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Physical Health and Fitness
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Physical Health and Fitness
Discover reliable and effective content on how to improve your physical fitness. Ask professionals about any doubts you have. It’s tough to navigate all the information out there, so we’re here to distil the science.
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  2. Hi Rachel. It is important not to exert yourself by carrying heavy loads or vigorous activities. You can try rest your back by lying down or standing up. Avoid prolonged sitting as the pressure on the back is greater when you sit. You can try lie on a warm compress to try alleviate the back pain. 

    Withholding medications and surgery, you might want consider pick up swimming as that will help strengthen your back muscles too. Hope this helps!
    Dr. Yan Y T
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  6. Dear @jaey  I totally feel you! I have never managed to make time to exercise while I was in training to be a specialist. Now ironically, even though I'm busier with a young family, a private practice, and other professional work- I find that I need to MAKE time, to maintain some minimal fitness s I enter middle age.

    Most healthcare organisations advise, 30 minutes of moderate exercise 5 days a week.

    I think the challenge is how to fit that into a daily schedule. May I list down some ideas for you to consider? Examples-

    1. Walk down and walk up flights of stairs (as many as you can tolerate) daily
    2. Walk more- eg from MRT to office, from office to buy lunch
    3. At the desk: stand up and stretch every hour or so, try doing 10 squats as well
    4. At home, can do 10-20 burpees before dinner

    Whatever you choose, start slow, and slowly build up as you gain more confidence. All the best in your fitness journey!

    Dr. Tan Y S .
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  8. Hi @jeryzzz,
    Thank you for your question! The pain must be very worrying for you. Firstly, carpal tunnel syndrome is a clinical diagnosis which is made after a clinical evaluation by a doctor. If the pain is severe and affecting your function, we would recommend that you consult a physician as soon as possible.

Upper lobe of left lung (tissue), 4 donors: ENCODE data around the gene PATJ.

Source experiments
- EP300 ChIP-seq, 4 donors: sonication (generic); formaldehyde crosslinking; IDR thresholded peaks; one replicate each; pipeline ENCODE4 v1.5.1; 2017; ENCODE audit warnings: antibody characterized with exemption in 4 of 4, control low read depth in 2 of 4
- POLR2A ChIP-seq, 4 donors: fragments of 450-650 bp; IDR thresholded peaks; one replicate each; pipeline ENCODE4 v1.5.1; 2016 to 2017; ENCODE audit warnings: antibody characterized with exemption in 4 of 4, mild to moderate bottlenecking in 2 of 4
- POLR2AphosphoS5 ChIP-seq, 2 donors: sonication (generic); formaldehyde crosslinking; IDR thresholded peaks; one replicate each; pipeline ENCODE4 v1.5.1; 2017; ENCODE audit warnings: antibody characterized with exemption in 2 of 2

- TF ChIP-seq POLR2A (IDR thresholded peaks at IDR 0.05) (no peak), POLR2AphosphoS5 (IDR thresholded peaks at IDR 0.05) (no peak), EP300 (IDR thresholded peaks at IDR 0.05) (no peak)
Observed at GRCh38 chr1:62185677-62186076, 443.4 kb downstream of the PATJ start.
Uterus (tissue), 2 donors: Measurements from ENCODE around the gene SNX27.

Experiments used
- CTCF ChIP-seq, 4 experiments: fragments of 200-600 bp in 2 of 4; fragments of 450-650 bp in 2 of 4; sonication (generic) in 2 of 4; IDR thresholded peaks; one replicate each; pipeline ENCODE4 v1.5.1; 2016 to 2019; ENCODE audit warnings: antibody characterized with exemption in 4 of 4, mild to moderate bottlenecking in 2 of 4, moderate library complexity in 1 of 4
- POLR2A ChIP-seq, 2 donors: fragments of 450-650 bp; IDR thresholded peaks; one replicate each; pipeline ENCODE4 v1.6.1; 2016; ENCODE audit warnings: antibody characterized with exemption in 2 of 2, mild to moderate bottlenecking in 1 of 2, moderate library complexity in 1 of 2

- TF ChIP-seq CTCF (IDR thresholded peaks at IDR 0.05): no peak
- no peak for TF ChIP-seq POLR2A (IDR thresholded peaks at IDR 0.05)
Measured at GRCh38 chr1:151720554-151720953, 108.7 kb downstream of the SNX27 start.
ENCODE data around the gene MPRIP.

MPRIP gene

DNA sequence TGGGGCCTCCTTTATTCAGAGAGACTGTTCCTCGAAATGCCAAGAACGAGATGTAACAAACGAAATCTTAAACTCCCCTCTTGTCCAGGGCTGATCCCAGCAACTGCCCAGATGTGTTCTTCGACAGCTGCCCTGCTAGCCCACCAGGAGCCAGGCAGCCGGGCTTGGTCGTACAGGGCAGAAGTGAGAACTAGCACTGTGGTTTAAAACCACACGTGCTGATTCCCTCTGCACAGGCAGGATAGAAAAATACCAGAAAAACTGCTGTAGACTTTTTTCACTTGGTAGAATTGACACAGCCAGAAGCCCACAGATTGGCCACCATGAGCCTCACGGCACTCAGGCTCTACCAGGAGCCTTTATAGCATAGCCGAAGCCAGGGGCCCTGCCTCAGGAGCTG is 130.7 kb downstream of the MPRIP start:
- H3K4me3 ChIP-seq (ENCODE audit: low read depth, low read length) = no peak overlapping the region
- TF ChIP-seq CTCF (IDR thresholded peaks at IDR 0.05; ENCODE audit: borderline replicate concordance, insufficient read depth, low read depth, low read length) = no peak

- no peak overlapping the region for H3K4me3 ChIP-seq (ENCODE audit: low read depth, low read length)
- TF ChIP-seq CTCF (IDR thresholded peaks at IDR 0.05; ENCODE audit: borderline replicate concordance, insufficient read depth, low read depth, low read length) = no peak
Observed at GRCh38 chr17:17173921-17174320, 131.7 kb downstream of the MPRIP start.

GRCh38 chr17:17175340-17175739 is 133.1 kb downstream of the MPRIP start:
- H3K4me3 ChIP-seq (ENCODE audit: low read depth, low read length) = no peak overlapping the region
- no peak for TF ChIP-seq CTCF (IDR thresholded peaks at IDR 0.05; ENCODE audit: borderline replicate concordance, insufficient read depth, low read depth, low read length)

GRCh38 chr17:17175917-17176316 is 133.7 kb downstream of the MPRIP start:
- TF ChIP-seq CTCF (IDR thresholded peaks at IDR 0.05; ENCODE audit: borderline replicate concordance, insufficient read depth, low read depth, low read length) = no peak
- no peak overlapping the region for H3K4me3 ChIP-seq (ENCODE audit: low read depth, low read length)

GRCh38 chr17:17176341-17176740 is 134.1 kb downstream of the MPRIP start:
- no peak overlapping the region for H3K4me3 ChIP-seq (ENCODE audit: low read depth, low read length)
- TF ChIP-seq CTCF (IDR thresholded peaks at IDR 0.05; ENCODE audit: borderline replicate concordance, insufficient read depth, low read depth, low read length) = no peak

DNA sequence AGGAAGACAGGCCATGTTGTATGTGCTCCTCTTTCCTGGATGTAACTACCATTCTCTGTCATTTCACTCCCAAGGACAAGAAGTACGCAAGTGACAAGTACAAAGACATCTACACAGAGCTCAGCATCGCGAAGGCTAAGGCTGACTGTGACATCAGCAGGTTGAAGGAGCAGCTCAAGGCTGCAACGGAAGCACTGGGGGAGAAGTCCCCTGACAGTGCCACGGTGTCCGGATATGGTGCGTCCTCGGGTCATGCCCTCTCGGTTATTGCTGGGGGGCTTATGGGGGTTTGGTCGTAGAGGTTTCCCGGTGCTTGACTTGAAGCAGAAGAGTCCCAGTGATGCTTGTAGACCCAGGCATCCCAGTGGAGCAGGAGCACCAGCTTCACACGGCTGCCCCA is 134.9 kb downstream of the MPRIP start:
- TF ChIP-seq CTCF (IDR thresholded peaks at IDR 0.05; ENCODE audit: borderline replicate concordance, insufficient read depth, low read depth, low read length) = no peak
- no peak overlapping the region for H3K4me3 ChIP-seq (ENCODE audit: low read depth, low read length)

Carpal tunnel can be caused by repetitive strain on your wrist, causing compression on a nerve known as the median nerve. In diagnosing carpal tunnel syndrome, the distribution of pain and numbness, as well as the type of hand actions that are restricted/ weak are important clues in determining if the problem is really caused by the median nerve.

    Other conditions to rule out includes nerve root compression from your neck, causing a shooting pain down your arm to your neck.

    Given the severity of the pain and its impact on your function, we recommend that you consult a doctor as soon as you can to confirm the cause of the problem, so that you can be referred to receive the management you need.
    During your consultation, as mentioned above, do note the distribution of the pain, types of actions that are limited, as well as exacerbating factors of the pain and provide these information to your doctor as it may assist him/her in getting a clearer clinical picture.

    We hope this helps, and all the best!
    Dr. Bryan K
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  10. Hi @genevieve! You are not alone! Up to 30% of the adult population have flat feet, or what is known as pes planus. It is basically a loss in the medial arch of the foot.

    As the foot is everted (turned outwards) due to the loss of arch support, this can cause a whole host of problems from the misalignment of your kinetic chain in movements such as squatting, or landing
    from jumps.

    Physiotherapy may potentially improve your flatfoot, and increase your capacity for exercise with less pain. To do so, you’d have to strengthen the muscles involved in maintaining the arch of your foot, which may include a muscle called the tibialis posterior, as well as the intrinsic muscles in your foot. Do check out this video by AthleanX, which provides a great explanation of how flat feet affects your workouts, and some exercises you can do to strengthen the relevant muscles. (​https://www.youtube.com/watch?v=U2BFe od_JMk​)

    Orthotics which provide adequate arch support can also be helpful in alleviating symptoms of pain. Thus, do take special care when choosing shoes to use for your exercise. You may wish to consult a podiatrist if you would like more advice on suitable orthotics to use.

    Lastly, if your symptoms do not improve with conservative management, causing it to affect your lifestyle severely, you may wish to consult an orthopedic doctor and possibly explore other treatment options like surgery. Hope this helps!
    Dr. Bryan K
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  12. Dear Kurtlockman. The clicking sound that you described is crepitus. Not all joint crepitus is related to underlying disease. However if the crepitus is associated with pain or swelling, it can be suggestive of joint damage. Hope this helps.
    Dr. Yan Y T
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  14. Hi Tofu_Biscuit. Thank you for your question. You might wish to consider increase the intensity and frequency of your weights training progressively. You might wish to reduce carbohydrate intake and increase your protein intake as these are building blocks for muscles. Hope this helps.
    Dr. Yan Y T